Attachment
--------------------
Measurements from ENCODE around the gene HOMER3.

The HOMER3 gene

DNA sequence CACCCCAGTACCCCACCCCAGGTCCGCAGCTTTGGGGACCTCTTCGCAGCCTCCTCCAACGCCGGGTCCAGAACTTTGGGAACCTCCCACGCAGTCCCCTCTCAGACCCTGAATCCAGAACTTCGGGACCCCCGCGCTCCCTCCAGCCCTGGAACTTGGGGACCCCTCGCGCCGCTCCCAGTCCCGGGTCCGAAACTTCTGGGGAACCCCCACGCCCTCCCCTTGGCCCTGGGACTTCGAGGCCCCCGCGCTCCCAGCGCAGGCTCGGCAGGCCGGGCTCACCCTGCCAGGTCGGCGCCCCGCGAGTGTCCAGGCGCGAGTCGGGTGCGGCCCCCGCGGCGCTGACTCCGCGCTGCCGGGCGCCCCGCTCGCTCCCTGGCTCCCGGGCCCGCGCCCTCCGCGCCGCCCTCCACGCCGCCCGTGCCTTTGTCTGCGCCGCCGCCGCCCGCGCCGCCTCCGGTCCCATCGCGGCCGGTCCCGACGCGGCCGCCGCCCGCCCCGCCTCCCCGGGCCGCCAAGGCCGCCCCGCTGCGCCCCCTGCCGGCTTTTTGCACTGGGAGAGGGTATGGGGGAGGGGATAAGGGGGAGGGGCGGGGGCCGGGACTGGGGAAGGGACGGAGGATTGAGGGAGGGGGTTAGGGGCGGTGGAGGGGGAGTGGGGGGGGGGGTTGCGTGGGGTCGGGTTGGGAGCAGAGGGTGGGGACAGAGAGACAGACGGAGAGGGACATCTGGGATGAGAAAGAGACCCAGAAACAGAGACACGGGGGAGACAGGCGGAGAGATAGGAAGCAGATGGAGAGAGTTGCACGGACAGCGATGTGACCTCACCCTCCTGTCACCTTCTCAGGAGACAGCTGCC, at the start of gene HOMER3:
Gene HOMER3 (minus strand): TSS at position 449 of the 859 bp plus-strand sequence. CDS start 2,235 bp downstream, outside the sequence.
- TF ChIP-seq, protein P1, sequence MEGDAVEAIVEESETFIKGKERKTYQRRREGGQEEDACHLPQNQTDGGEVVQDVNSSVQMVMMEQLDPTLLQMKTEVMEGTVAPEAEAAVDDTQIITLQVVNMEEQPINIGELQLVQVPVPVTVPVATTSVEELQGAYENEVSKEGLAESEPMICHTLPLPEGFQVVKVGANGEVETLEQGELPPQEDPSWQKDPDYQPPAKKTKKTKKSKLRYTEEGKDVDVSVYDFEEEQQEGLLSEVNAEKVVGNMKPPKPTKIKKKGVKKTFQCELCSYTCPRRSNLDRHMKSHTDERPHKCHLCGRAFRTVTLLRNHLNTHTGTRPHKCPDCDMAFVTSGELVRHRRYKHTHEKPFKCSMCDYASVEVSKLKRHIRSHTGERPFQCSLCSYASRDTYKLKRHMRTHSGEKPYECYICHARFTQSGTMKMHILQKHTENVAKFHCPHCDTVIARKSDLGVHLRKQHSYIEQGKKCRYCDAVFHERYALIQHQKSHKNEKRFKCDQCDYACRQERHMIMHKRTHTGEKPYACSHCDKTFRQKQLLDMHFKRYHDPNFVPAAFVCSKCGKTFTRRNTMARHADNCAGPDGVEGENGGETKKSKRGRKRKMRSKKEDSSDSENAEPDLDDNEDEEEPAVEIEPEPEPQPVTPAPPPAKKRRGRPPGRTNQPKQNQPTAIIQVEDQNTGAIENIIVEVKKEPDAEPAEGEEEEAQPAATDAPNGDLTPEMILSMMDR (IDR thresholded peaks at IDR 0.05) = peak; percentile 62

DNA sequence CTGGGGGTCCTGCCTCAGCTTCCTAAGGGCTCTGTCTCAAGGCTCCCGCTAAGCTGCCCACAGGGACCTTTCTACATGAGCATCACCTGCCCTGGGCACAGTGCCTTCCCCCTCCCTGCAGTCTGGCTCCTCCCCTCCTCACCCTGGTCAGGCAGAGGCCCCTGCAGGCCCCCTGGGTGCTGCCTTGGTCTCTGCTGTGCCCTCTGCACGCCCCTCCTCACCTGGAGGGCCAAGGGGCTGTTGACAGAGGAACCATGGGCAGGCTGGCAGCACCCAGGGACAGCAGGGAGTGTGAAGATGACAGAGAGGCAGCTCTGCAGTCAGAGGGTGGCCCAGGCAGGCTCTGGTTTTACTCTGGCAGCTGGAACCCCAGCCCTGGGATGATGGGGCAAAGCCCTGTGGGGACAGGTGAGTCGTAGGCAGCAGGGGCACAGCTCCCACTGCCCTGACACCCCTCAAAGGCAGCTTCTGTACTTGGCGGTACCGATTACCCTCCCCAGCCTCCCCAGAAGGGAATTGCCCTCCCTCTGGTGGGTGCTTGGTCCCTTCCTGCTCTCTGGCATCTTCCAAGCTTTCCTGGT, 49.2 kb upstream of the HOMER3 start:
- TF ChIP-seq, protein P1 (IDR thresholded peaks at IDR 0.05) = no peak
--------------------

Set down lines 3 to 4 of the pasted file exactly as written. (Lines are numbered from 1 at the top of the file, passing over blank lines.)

DNA sequence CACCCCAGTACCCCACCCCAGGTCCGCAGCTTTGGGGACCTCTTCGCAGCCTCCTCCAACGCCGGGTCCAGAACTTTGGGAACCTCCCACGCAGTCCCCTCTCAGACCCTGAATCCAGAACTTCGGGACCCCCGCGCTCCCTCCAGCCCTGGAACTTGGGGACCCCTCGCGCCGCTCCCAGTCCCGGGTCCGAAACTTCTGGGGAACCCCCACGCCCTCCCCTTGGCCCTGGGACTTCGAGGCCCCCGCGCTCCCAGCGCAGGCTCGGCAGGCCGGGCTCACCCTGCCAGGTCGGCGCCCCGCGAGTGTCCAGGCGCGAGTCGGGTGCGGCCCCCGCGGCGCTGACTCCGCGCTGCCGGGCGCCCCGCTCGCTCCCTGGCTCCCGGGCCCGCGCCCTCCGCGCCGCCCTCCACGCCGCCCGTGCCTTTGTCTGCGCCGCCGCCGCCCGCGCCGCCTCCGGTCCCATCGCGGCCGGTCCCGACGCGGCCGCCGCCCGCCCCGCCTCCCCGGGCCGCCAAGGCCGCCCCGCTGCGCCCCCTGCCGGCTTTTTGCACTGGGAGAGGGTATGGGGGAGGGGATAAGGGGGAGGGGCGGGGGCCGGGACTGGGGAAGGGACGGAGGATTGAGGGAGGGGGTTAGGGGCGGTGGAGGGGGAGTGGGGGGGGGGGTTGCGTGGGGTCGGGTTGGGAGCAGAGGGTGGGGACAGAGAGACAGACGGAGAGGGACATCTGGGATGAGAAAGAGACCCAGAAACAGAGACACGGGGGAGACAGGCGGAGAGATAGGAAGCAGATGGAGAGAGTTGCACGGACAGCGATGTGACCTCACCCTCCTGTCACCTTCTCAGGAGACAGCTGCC, at the start of gene HOMER3:
Gene HOMER3 (minus strand): TSS at position 449 of the 859 bp plus-strand sequence. CDS start 2,235 bp downstream, outside the sequence.